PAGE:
Estimated to house 100,000 tombs in a vast landsize of about 0.86 square kilometers, Bukit Brown Cemetery has been abandoned since its closure in 1973. It was opened in 1922 by the Municipal Council (Municipal Council oversaw the supplies of water, electricity, gas, maintenance of roads, lighting and other administrative things in Singapore before 1965).
A small portion of Bukit Brown Cemetery is cut off by Pan-Island Expressway (PIE) and Mount Pleasant Road, forming present-day Mount Pleasant Cemetery. Mount Pleasant Road was formerly the place of residence of George Henry Brown (1826-undetermined), a British trader who arrived in Singapore in the 1840s and built his business here. Bukit Brown was therefore named after him, as well as a road called Bukit Brown Road in 1923 which had since been defunct.
The former body of Bukit Brown Cemetery was Seh Ong Cemetery, bought by three rich Hokkien businessmen Ong Kew Ho (undetermined-1889), Ong Ewe Hai (1830-1889) and Ong Chong Chew (undetermined) in 1872 as a burial and farming ground for the Ong clan. Before offically known as Bukit Brown, the area was known as Tai Tuan Shan (太原山) or Xing Wang Shan (新恒山). The hill’s more famous name Kopi Sua (咖啡山 Coffee Hill) was due to the nearby coffee plantations at Mount Pleasant.
Lornie Road, developed before 1965, is the major road to cut through Bukit Brown. There is a series of minor roads running in the cemetery itself. Many are nameless except for Sime Road, Kheam Hock Road and Lorong Halwa. Kheam Hock Road was named after the Municipal Commissioner Tan Kheam Hock (1862-1922), who pushed for the site to be expanded as a public burial ground for the early Chinese community.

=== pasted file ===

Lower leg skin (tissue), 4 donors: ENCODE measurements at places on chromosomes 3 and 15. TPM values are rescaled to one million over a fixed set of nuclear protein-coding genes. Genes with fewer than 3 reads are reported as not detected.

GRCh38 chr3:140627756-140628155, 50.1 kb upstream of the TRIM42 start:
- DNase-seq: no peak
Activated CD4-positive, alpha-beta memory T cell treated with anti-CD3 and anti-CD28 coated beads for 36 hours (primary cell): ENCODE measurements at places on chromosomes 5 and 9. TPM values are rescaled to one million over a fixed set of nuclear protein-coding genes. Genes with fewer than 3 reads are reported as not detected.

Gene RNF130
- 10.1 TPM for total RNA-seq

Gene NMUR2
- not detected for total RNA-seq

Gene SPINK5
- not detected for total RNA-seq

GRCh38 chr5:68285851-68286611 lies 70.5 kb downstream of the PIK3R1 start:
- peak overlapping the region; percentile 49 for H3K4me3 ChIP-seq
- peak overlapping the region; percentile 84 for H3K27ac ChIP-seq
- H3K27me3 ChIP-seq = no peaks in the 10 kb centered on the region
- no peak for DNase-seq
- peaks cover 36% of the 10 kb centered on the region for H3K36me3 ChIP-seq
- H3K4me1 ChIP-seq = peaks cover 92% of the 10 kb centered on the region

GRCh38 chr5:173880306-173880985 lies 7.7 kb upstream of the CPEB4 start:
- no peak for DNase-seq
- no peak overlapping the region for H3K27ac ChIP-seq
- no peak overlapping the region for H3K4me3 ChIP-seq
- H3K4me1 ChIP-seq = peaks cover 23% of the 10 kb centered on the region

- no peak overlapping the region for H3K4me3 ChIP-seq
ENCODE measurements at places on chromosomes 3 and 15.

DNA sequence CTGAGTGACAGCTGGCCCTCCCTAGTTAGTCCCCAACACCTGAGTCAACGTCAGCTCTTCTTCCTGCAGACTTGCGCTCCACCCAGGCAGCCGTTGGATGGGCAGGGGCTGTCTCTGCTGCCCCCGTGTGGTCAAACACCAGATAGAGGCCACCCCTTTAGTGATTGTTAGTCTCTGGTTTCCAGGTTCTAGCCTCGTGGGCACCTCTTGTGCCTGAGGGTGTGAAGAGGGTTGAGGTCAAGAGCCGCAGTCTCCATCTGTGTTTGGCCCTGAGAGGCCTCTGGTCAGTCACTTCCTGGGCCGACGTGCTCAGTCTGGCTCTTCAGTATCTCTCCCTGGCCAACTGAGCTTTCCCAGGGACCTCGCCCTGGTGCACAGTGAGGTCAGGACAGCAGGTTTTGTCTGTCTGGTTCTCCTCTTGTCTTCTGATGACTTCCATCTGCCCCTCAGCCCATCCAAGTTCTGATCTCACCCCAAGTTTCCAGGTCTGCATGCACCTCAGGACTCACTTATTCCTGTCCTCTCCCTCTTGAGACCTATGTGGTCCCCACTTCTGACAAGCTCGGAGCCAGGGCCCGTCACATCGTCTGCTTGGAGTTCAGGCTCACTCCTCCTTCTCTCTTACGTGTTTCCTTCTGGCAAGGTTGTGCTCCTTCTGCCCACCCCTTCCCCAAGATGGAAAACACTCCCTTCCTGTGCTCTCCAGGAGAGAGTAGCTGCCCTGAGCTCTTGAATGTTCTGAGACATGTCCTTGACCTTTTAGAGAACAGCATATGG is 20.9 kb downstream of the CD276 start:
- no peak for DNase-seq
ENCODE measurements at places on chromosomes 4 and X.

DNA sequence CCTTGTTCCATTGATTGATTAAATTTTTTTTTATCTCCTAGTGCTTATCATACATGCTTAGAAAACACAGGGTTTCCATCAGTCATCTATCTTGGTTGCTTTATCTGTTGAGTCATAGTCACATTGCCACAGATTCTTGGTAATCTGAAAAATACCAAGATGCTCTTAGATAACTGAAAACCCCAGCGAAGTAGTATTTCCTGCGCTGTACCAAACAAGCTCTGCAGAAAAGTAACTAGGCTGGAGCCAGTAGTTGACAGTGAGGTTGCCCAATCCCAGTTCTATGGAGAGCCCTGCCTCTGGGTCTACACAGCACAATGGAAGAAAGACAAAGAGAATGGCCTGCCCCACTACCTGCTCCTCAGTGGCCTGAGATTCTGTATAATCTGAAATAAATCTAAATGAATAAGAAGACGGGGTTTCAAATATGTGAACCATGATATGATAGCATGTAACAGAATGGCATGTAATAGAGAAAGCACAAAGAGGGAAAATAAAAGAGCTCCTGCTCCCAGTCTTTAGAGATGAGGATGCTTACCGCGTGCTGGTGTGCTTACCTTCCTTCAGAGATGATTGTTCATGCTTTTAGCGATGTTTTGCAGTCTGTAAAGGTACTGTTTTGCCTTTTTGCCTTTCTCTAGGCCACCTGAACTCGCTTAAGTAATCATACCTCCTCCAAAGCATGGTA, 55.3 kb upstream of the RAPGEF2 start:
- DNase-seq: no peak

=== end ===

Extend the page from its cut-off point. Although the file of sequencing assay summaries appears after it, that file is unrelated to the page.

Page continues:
Many famous Chinese pioneers were buried at Bukit Brown, such as Tan Lark Sye (1897-1975), entrepreneur and co-founder of Nanyang University, Eu Tong Sen’s mother Eu Kong (Eu Tong Sen Road was named after him), Lim Chong Pang (Chong Pang village), Chew Joo Chiat (Joo Chiat estate), Gan Eng Seng (Gan Eng Seng School) and Chew Boon Lay (Boon Lay new town).
The oldest grave in Bukit Brown cemetery belonged to a person called Fang Shan, whose death was in 1833, more than 40 years before the land was taken over by the Ong clan. The largest tomb belonged to Ong Sam Leong (1857-1918), businessman, plantation owner and contractor to the mines of Christmas Island. Occupying 600 square meters, about the size of 10 three-roomed HDB flats, Ong Sam Leong’s grand tomb was decorated with a 15m-long platform completed with stone statues of deities, lions and 2m-tall sikh guard.
Currently there are a couple of caretaker shelters in the cemetery. Usually empty, the small houses are, however, manned by several dogs which visitors need to look out for. The one in the picture below is situated along a small road called Sime Park Hill, off Sime Road. Another one is located at Lorong Halwa.
In September 2011, the Land Transport Authority (LTA) announced the plan to construct a new road, parallel to Lornie Road, to cut through part of Bukit Brown. About 5000 tombs are expected to be affected. Fearing that Bukit Brown will be further developed as a high-end residencial estate, Asian Paranormal Investigators (API) are campaigning a “Save Bukit Brown Project” to recuse this century-old site, which has also been carefully preserved as an undisturbed natural area for decades.
Please preserve Bukit Brown and our heritage!
Published: 19 September 2011
Updated: 06 August 2013